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Social-Ecological Systems Meta-Analysis Database: Theory

Feedbacks and general resilience

Variable relationship:

As described in Carpenter et al. (2012), strong feedback mechanisms (Commons Feedback Speed Use; Commons Feedback Visibility Use) between an ecosystem and a social system ensure that resource users and other actors are aware of how their activities impact a commons, thereby enhancing their capacity to adapt their behaviors as needed (Actor Adaptive Capacity), to maintain the Ecological Resilience of the commons and utimately its ability to remain in a desirable state (Basin Switch) in the face of perturbation.

Scientific Field
Component Type(s)


VariableRoleRole ExplanationValue
Commons feedback speed useUnderlying independent variableImpacts from the use of the commons are observed quickly allowing actors to change their interactions with the commons. Medium or High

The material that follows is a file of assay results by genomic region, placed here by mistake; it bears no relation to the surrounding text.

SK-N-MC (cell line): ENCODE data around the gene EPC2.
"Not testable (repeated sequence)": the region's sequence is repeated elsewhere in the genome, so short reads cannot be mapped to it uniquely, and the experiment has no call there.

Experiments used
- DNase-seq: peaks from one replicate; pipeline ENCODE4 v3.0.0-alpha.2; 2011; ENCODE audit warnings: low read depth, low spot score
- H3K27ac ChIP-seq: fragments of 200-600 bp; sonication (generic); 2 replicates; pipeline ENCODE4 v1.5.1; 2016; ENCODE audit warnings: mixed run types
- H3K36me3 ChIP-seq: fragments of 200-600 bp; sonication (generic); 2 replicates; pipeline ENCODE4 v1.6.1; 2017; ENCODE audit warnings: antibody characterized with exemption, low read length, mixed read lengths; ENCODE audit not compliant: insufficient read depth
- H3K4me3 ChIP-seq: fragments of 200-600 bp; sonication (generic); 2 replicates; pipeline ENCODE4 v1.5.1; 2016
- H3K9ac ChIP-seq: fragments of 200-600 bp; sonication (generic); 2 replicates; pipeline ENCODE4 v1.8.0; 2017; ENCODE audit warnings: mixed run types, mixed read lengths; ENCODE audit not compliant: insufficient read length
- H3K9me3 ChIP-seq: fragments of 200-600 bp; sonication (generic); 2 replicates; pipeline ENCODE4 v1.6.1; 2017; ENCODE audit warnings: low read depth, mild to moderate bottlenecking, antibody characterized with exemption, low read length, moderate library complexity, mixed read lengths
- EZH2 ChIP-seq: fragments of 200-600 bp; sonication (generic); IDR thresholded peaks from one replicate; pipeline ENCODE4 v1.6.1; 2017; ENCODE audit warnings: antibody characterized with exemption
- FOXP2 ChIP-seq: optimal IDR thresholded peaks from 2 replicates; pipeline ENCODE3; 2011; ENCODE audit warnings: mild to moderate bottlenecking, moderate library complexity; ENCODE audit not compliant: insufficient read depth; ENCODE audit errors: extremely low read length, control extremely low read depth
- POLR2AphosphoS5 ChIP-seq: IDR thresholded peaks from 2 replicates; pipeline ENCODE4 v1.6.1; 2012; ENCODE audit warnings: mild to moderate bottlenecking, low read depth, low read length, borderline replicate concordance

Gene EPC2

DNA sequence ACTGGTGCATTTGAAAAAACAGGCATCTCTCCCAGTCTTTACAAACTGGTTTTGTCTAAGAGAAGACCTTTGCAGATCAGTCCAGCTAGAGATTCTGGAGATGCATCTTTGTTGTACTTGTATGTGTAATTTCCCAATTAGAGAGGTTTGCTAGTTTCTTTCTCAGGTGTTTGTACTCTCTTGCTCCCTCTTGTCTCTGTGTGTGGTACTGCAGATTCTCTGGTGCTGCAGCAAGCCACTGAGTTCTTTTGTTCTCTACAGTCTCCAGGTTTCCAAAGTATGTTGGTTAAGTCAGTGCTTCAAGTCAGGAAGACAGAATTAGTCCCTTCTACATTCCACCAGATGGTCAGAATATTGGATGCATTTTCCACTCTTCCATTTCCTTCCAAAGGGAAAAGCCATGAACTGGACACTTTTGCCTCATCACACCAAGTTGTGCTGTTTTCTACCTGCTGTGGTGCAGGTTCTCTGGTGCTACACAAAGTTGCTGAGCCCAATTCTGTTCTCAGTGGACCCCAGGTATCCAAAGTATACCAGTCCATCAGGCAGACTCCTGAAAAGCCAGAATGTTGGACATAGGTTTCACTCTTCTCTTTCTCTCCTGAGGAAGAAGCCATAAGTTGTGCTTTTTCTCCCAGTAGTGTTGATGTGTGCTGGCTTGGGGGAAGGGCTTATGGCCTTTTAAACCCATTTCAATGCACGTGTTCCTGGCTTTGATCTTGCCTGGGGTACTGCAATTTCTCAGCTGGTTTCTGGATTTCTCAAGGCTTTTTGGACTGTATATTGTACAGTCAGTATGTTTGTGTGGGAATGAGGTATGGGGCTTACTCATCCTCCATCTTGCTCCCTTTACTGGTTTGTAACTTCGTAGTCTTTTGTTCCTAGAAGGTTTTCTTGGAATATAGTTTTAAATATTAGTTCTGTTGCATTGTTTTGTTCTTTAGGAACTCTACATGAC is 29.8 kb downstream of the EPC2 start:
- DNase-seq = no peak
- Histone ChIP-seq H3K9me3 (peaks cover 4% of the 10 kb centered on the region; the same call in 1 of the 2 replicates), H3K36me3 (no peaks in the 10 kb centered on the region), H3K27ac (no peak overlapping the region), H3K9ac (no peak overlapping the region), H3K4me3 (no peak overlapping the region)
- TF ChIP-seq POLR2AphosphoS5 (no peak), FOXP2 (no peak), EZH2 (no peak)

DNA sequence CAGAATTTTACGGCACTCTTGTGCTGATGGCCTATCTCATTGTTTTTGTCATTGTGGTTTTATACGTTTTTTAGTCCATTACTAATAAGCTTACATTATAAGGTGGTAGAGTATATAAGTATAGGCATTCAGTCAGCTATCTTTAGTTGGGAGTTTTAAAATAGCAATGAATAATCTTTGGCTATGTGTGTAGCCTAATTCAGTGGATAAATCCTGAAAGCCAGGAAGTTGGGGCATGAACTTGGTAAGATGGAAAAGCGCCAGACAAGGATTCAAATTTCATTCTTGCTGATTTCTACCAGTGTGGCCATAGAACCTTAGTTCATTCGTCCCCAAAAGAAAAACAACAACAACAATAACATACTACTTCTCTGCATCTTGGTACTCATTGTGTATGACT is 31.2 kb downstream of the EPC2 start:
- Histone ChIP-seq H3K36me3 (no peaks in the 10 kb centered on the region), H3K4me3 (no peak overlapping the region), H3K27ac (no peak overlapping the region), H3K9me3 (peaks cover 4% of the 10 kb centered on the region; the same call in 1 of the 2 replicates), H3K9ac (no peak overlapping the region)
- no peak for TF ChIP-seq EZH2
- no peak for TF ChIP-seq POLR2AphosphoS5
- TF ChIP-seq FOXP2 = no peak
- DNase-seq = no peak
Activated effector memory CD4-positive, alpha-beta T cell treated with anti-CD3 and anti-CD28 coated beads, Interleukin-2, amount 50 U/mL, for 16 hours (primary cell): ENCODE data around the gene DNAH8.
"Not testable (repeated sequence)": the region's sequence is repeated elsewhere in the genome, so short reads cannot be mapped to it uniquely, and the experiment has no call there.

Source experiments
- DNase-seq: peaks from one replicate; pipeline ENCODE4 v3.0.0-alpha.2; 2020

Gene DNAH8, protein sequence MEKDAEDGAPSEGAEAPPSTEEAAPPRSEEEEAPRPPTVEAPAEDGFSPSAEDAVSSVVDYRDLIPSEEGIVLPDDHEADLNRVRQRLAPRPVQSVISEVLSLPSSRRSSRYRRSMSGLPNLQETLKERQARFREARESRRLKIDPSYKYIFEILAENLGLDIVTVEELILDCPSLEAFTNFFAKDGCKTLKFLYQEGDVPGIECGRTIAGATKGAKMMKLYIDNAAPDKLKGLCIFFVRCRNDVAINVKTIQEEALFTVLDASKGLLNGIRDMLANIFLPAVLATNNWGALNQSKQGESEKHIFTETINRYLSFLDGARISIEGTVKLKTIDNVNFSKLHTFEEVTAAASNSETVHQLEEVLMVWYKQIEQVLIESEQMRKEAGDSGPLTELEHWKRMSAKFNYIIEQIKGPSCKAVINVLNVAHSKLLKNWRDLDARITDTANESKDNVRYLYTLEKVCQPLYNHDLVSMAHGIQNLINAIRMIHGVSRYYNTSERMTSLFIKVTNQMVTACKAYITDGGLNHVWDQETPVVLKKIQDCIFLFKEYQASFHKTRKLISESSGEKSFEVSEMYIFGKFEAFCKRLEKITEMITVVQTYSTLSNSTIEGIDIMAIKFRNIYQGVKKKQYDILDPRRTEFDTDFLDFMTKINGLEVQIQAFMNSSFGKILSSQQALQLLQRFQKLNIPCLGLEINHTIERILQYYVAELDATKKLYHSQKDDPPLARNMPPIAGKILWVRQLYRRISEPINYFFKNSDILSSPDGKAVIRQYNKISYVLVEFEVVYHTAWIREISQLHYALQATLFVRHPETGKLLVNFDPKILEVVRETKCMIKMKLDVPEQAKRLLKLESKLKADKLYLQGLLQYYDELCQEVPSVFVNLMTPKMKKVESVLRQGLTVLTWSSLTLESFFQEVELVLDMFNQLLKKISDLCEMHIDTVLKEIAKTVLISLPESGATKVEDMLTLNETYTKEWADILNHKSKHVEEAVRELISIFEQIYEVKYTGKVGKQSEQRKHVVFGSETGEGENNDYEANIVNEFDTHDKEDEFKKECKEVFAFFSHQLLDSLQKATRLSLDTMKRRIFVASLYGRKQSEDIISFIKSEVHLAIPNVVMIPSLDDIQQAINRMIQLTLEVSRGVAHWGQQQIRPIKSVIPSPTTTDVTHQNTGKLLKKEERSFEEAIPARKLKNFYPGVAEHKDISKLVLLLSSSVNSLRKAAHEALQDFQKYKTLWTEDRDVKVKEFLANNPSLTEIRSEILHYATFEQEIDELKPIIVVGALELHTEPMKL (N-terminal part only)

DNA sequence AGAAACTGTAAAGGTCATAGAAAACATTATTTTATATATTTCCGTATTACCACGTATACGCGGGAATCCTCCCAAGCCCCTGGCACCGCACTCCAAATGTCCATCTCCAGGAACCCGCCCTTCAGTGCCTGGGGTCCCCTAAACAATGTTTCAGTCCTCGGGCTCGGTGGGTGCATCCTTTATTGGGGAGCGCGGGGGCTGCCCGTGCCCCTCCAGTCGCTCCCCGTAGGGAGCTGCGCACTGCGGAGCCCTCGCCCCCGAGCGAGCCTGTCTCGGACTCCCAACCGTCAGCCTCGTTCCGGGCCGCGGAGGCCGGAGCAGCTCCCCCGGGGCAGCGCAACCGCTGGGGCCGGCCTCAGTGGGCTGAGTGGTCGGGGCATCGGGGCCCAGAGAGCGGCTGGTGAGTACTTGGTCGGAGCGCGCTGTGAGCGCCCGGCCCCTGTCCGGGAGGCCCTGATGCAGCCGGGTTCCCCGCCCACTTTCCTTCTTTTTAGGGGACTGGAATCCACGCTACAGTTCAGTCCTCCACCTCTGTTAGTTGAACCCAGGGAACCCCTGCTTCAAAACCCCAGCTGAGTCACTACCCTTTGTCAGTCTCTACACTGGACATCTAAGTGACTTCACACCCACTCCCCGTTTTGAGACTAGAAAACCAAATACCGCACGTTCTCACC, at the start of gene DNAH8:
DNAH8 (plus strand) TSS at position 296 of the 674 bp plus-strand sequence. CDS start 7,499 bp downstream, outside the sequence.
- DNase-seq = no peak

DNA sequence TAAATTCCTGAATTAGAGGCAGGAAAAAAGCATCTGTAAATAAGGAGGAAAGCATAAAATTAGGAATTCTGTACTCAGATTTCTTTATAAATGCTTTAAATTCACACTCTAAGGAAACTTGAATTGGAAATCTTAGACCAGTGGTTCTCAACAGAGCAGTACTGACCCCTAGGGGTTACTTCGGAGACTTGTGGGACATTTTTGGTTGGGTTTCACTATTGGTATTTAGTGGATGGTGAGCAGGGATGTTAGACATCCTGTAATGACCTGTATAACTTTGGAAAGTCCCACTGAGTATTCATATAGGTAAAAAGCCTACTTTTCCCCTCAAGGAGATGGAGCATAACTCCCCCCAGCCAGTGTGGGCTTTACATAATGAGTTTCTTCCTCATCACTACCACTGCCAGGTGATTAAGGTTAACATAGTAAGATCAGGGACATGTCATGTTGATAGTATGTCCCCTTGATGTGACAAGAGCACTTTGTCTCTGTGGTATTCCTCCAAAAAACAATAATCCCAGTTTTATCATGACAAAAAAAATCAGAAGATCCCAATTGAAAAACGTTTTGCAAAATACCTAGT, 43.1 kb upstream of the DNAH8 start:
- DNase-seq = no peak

Commons feedback visibility useUnderlying independent variableImpacts from the use of the commons are easily observed by those using and managing the system allowing actors to change their interactions with the commons.Medium or High
Actor adaptive capacityProximate independent variableQuick and visible feedbacks provides the essential new information to actors that enables them to adapt their behaviours. Feedbacks are therefore a foundation of actor adaptive capacity. This then assumes that actors will act on this information. High
Ecological resilienceIntermediate outcomeHigher levels of actor adaptive capacity increases the potential of resource users' and managers to respond to uncertainty and perturbation, and thereby to maintain or enhance the ecological resilience of the system.Moderately or highly resilient
Basin switchFinal outcomeHigher ecological resilience means the defined commons is better able to buffer, recover and adapt to disturbance events, thus remaining in a desirable stable state.No desirable

Related Theories

TheoryRelationshipCharacterizing Variables
Conditions for general resiliencenested

Related Studies


Carpenter, Stephen R., et al., 2012. General Resilience to Cope with Extreme Events. Sustainability 4 (12): 3248-3259